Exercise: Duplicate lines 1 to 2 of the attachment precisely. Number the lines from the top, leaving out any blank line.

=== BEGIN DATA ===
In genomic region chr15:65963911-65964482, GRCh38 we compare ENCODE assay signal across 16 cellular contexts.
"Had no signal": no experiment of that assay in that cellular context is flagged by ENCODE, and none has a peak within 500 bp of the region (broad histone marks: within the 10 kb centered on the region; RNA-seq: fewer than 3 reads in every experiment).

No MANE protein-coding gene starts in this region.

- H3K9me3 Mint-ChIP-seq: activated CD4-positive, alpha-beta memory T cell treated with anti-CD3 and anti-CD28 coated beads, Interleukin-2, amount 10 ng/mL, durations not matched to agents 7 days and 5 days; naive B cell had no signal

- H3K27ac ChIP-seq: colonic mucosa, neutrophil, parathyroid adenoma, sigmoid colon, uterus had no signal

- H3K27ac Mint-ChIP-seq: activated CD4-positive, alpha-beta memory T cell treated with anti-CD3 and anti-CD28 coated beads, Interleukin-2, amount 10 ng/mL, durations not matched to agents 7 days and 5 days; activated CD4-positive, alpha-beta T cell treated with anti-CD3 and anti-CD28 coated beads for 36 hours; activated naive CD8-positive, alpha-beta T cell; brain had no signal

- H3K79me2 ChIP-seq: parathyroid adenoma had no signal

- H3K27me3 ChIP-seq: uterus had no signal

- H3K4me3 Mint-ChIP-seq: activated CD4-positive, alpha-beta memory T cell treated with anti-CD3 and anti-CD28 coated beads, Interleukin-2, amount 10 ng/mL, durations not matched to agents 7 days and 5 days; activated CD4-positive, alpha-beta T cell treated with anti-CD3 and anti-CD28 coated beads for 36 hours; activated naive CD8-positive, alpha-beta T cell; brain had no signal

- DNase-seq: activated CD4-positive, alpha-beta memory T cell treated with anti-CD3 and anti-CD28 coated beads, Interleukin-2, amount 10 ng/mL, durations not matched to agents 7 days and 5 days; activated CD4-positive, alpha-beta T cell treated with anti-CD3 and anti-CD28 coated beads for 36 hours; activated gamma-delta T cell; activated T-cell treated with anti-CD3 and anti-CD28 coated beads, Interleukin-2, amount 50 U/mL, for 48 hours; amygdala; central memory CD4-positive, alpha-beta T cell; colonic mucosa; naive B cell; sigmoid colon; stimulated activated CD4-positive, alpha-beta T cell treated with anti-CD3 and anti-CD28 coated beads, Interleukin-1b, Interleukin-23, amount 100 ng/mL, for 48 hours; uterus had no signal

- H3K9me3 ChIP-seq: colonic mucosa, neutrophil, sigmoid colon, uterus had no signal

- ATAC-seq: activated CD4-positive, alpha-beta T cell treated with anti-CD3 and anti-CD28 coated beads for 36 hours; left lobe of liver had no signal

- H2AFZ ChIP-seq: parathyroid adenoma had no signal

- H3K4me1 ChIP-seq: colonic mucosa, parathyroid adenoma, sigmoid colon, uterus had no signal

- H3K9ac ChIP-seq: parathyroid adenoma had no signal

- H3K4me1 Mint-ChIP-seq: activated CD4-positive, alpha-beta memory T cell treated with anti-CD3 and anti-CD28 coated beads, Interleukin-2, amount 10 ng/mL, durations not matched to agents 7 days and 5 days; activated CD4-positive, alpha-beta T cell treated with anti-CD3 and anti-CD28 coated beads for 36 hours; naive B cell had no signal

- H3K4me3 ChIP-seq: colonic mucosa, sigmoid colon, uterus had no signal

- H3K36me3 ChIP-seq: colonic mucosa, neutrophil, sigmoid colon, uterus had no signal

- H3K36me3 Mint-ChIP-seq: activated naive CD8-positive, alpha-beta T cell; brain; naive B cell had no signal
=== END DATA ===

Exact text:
In genomic region chr15:65963911-65964482, GRCh38 we compare ENCODE assay signal across 16 cellular contexts.
"Had no signal": no experiment of that assay in that cellular context is flagged by ENCODE, and none has a peak within 500 bp of the region (broad histone marks: within the 10 kb centered on the region; RNA-seq: fewer than 3 reads in every experiment).